weekending [Doe Bay Resort]

It’s easy to forget the large, enormous old-growth beauty that is the Pacific Northwest.  Or, in the least, take it for granted.  In the grey of late winter, what’s around me becomes the norm.  It happens when I’m rushed, when I’m late, when I’m behind.
With a hurried heart I know I need to listen to the ones who call me Mama.
My daughters say it best, We live where fairies live.  We make our home next to fairy homes, eagles and whales and salmon.  Don’t forget crabs and ferns and driftwood and shrimp and harbor seals…
When I’m sick, it’s easy to see only the dashboard, the front door of the elementary and preschool my daughters bloom within.  It’s easy to see the tissue box, the laundry bin and pillow.
When I’m sick, it’s easy to forget the island, the salty sea and the tall, tall trees that are the Pacific Northwest.
Some things are never forgotten, and no matter how congested I may be in a day I always remember:
I am a mama.
I am a poet.

I am a poet who never thinks in rhyme,
free verse run-on prose with ink as metaphor for my thoughts. 
I wish my days had more room for more guitar playing, lengthy instrumental melodies to take the place when words won’t come.
My mind is loud with acoustics an eavesdropper despises, while my hand is tired with the full half-marathon in one day weighing heavily atop it.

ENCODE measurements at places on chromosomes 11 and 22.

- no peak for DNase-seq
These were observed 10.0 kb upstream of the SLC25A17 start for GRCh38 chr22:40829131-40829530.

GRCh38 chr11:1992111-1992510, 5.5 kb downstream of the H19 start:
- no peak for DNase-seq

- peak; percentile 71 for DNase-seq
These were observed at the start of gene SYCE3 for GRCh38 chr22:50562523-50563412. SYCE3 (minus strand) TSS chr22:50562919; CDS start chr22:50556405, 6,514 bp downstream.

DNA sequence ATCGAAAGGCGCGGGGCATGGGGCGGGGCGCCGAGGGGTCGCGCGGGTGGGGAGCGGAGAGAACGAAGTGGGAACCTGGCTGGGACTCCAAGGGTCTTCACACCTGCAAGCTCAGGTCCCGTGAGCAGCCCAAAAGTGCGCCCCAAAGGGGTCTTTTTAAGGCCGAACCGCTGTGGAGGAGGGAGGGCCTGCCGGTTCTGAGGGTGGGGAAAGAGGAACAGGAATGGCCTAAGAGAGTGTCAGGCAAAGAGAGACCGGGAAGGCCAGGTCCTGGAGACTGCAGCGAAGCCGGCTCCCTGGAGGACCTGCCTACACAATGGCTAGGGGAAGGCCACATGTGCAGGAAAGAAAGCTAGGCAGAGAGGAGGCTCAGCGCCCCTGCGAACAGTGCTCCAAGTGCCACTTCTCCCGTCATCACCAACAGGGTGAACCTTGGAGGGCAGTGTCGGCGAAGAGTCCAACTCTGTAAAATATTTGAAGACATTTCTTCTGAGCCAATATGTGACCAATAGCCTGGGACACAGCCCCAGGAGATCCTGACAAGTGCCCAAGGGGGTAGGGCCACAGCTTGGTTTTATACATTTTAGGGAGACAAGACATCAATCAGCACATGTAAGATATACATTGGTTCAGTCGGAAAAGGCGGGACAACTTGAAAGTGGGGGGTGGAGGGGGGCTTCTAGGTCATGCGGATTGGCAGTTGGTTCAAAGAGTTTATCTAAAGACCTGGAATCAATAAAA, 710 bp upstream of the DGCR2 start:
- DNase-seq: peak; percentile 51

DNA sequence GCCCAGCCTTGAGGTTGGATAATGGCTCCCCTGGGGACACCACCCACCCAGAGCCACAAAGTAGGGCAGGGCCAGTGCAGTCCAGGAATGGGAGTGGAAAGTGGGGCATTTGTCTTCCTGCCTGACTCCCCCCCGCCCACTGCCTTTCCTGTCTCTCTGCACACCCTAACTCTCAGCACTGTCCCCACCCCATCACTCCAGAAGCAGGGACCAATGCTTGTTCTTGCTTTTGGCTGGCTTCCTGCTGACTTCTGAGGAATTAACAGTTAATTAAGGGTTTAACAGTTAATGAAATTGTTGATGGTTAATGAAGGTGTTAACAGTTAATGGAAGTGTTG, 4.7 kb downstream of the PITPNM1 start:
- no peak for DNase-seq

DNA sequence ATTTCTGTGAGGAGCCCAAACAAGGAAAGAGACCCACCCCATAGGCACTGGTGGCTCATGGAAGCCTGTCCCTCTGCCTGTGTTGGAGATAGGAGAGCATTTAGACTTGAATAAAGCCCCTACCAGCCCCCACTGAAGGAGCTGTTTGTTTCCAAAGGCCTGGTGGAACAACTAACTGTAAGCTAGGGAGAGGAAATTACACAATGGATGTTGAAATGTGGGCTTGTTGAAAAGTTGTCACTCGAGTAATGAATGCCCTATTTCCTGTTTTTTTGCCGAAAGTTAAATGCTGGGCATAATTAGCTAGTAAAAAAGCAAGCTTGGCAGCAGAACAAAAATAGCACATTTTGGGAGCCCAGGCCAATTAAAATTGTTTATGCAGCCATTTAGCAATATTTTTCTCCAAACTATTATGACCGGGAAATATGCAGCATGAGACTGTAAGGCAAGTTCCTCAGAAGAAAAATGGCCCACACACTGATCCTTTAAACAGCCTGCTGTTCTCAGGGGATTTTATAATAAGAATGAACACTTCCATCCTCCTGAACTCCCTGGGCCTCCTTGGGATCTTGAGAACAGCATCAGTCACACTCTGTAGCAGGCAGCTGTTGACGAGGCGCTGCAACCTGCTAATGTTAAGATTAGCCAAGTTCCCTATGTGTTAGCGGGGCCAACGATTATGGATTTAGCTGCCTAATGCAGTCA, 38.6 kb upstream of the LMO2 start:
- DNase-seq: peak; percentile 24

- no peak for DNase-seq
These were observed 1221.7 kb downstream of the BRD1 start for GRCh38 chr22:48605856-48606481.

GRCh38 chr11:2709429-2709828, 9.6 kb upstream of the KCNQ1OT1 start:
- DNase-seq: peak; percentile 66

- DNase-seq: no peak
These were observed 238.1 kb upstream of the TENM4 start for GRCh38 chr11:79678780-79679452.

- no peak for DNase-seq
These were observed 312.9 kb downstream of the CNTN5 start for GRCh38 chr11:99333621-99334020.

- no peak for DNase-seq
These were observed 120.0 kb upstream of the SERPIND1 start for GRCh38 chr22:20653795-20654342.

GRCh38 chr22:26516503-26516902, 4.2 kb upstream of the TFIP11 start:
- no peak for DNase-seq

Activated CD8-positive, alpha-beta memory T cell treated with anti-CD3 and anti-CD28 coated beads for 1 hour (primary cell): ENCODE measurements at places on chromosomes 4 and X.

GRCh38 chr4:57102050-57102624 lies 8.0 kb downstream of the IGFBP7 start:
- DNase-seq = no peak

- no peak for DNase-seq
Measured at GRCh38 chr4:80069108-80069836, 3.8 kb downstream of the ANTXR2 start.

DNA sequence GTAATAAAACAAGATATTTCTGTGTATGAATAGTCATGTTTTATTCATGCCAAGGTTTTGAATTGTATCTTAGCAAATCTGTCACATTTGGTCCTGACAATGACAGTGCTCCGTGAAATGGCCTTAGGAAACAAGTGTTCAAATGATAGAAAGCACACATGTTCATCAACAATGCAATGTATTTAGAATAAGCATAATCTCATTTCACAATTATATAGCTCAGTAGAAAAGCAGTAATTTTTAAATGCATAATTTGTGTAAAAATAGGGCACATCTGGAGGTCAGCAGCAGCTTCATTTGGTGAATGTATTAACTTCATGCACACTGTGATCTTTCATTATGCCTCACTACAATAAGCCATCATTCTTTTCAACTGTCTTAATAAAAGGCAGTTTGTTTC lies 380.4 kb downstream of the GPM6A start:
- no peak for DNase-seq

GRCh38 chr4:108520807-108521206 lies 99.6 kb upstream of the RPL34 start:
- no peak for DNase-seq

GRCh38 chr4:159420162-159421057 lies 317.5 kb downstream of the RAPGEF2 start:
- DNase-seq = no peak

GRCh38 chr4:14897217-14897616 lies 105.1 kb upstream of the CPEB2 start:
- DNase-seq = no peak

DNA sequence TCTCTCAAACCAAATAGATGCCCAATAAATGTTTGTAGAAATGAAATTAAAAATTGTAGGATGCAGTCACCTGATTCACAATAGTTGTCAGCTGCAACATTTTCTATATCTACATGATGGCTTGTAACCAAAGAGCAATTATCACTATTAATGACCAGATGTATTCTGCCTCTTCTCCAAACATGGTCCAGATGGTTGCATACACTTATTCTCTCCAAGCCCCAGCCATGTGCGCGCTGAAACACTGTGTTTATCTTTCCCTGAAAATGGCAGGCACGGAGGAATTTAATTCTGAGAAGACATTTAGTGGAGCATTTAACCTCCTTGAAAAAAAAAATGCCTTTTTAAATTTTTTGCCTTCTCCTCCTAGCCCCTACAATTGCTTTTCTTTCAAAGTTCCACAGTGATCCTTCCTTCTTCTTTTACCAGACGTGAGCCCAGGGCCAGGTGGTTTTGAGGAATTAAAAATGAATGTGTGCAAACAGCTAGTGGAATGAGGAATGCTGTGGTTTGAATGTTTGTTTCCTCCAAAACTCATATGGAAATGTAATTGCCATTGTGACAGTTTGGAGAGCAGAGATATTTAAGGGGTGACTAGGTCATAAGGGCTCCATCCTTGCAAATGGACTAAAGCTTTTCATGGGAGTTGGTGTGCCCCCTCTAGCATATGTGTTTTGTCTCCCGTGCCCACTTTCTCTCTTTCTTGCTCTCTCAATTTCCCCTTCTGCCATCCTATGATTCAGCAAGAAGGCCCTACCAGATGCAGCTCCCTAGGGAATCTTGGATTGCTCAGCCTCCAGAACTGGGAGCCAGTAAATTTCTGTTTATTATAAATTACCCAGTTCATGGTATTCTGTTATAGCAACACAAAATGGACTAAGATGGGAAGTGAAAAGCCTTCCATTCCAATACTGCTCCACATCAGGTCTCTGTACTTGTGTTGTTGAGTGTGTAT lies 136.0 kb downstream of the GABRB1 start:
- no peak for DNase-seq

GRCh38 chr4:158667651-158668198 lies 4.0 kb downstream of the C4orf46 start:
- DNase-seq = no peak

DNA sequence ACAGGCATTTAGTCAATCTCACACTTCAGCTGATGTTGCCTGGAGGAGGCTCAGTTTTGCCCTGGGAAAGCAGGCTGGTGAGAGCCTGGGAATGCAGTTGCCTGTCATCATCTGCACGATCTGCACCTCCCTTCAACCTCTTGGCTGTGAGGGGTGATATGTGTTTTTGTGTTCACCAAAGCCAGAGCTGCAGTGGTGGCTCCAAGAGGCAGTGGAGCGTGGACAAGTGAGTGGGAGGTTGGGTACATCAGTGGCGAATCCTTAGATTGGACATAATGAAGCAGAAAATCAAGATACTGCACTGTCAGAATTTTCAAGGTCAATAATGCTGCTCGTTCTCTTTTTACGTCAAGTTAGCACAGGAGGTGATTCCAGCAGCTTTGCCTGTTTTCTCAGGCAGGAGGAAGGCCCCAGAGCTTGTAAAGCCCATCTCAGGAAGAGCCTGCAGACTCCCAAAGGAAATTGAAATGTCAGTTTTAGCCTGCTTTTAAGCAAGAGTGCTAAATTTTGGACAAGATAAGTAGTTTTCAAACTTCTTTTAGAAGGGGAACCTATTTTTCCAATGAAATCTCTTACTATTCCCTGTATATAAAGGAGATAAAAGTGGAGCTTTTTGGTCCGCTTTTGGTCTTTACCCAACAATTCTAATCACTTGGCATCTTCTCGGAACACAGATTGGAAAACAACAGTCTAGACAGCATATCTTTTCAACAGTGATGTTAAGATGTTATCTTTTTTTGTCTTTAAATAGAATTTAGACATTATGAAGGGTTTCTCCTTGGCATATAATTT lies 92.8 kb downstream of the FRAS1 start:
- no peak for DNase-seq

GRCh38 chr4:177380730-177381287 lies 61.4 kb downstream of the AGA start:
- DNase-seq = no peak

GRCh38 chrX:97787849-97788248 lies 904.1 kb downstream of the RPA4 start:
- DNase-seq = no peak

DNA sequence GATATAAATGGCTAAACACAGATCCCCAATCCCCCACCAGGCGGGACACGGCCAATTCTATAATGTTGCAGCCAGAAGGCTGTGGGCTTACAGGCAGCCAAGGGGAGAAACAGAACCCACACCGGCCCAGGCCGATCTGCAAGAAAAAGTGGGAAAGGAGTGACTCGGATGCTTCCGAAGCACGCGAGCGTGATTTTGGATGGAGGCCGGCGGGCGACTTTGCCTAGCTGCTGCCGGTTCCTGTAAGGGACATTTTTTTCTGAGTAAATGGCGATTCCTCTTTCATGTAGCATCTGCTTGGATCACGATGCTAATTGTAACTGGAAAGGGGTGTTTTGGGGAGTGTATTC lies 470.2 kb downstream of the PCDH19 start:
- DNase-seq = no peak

Two things still, calm, quiet my mind – really loud exceptional music and ocean surf on a pebbled shore. 
The winds that carried Spring were wicked, knocking my Schwinn off its kickstand and my cherry tree branches to driveway’s gravel.  
All. Night. Long. 
Wicked winds shook my mail from the mailbox in the deep grey of the not-yet-Spring day
and carried my trash can lids like cymbals in a cyclone symphony down the yellow line scrawled on pavement’s redundant chorus.
The winds came and stifled my sinuses and scoured my throat, kissed with sealed lips a 12-hr stomach flu on its way out the Strait en route to The Rockies. 
Fever-eyed,  I hopped on an early ferry with my sweet, wind-burn and rosy-cheeked family to a neighboring island. Close friends had bought a home and needed help in the cardboard box shuffle that is moving.  Olive and I needed long naps, while the two big sisters needed books and crayons and whispers in a cabin in the woods.
While Luke and his truck did the cardboard box shuffle, the girls and I checked into the thirty-eight acre Doe Bay Resort.  It’s the same resort of the beautiful, centering totally-freakin’-epic Doe Bay Fest.  
In the late afternoon, we took a walk.  Naturally, we looked for fairies.  

I couldn’t believe the wind and the grey and the rain was g-o-n-e.
With warmer weather, blooming bulbs came on clouds.
The clouds look like so many things I don’t know where to begin, said Betty Rose.
Oh the clouds, said Lucy May.
Look, Mama. Puff, puff cloud, said Olive June.
And the blue.  It’s as if I couldn’t remember it.  All I could remember was how much I couldn’t take grey skies anymore.
Doe Bay Resort has cabins and campsites and yurts and a hostel.  There’s yoga and a spa and and an incredible garden looking for volunteers.
Most of all, there are trails around the property, winding along the sea.
Yurts on the beach.  Need I say more?
We moved slowly throughout the afternoon.  Two-year-olds walk slowly, methodically independent in steps and stalls.  It was all good.
I eavesdropped on sister conversations.
I watched Lucy climb the rocks along the waterfall that empties into Doe Bay.